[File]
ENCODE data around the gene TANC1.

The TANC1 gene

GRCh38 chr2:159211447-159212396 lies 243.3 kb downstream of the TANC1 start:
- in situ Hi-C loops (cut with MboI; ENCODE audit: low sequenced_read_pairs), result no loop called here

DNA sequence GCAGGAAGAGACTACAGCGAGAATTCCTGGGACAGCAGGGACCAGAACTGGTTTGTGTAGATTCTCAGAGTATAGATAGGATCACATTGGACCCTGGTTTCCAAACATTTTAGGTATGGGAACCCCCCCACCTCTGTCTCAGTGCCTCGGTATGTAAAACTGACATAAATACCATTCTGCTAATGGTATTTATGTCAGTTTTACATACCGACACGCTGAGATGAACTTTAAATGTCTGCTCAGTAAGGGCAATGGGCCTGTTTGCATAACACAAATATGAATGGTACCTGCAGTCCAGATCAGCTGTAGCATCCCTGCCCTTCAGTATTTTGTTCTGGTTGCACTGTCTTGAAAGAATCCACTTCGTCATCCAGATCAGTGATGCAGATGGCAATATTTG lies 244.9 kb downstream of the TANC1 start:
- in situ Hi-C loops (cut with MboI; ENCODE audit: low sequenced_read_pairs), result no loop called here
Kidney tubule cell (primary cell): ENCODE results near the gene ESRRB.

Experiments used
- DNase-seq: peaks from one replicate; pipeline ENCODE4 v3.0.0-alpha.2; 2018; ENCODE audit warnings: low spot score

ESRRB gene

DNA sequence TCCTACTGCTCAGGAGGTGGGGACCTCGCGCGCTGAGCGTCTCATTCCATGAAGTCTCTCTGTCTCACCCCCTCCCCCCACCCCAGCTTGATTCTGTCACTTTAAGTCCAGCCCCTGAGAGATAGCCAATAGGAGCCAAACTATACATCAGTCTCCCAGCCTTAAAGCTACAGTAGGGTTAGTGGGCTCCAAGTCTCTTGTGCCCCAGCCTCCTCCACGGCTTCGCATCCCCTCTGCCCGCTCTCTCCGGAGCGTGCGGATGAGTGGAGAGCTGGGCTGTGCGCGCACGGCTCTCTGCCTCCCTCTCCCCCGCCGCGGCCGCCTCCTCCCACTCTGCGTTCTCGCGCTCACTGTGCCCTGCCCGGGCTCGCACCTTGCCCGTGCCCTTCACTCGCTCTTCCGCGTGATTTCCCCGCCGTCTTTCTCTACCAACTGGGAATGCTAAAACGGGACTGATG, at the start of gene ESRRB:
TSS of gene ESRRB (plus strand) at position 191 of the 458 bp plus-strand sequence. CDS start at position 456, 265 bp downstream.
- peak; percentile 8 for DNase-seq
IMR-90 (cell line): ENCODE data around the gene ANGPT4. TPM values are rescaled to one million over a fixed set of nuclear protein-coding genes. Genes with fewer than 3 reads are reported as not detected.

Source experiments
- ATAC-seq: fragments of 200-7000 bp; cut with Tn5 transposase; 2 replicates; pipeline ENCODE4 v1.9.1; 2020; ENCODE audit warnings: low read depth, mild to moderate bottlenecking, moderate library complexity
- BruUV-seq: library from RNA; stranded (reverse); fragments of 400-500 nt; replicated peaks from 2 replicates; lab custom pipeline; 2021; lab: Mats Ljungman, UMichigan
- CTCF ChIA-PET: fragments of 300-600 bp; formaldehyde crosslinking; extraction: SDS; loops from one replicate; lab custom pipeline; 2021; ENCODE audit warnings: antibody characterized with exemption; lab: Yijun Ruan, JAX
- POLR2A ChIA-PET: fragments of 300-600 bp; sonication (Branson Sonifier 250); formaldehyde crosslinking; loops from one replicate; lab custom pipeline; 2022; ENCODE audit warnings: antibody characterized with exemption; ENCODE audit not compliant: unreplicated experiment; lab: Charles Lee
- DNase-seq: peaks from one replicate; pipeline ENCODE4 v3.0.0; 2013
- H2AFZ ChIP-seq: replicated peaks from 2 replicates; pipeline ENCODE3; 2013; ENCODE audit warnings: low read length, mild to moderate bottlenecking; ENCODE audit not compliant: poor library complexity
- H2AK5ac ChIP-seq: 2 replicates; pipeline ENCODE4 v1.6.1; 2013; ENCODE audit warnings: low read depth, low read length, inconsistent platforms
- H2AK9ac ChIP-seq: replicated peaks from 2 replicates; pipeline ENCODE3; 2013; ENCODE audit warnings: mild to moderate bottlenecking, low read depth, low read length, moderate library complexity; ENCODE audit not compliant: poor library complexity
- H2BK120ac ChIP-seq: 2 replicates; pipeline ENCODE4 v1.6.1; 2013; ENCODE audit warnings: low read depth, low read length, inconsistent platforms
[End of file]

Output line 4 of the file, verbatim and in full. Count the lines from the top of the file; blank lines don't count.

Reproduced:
- in situ Hi-C loops (cut with MboI; ENCODE audit: low sequenced_read_pairs), result no loop called here